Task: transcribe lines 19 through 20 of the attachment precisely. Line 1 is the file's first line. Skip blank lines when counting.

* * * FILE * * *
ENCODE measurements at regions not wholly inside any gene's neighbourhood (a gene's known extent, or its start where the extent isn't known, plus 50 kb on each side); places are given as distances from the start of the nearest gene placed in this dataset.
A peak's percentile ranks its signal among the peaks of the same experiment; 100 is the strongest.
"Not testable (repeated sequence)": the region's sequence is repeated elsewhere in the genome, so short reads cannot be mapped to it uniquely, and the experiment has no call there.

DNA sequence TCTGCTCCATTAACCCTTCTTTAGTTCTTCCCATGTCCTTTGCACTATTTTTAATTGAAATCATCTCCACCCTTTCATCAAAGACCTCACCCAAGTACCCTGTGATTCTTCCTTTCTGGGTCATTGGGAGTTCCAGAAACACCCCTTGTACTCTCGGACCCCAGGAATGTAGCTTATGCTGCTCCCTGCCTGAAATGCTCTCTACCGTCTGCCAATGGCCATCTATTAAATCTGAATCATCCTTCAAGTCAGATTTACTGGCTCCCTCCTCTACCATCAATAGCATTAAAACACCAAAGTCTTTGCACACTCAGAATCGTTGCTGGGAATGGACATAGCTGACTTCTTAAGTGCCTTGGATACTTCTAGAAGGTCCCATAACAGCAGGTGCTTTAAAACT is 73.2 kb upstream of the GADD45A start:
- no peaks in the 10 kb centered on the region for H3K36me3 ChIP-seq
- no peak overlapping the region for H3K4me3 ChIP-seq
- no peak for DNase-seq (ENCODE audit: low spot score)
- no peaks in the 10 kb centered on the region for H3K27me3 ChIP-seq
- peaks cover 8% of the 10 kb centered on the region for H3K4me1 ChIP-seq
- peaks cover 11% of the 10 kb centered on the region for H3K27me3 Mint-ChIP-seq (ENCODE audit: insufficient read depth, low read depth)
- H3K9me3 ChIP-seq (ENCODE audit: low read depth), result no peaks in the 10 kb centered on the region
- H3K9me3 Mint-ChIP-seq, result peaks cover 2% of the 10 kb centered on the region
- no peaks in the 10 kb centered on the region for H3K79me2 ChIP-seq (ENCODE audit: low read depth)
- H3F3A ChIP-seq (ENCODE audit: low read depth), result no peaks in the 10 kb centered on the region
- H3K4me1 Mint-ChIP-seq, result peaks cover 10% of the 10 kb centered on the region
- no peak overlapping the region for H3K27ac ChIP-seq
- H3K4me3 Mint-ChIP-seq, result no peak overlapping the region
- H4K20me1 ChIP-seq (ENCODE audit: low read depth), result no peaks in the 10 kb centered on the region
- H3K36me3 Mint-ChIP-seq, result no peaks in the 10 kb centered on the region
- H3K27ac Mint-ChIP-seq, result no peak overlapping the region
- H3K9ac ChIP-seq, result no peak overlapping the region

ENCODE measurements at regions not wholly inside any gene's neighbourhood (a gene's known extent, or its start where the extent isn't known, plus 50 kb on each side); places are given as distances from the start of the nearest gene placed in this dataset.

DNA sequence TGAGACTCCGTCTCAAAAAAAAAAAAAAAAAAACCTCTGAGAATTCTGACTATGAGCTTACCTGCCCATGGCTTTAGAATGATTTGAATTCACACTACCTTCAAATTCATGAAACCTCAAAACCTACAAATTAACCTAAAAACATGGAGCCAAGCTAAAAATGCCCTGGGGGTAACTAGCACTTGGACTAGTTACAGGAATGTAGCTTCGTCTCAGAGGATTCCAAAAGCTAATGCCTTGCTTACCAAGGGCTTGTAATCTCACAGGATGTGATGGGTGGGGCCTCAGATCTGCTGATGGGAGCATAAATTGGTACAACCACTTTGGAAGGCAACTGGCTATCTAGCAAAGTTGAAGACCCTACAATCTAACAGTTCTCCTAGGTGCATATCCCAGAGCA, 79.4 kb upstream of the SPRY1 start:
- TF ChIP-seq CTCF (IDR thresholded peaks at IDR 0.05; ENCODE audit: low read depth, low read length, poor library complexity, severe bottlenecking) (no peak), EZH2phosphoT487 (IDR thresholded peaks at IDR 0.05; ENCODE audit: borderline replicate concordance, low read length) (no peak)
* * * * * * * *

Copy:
- H3K36me3 Mint-ChIP-seq, result no peaks in the 10 kb centered on the region
- H3K27ac Mint-ChIP-seq, result no peak overlapping the region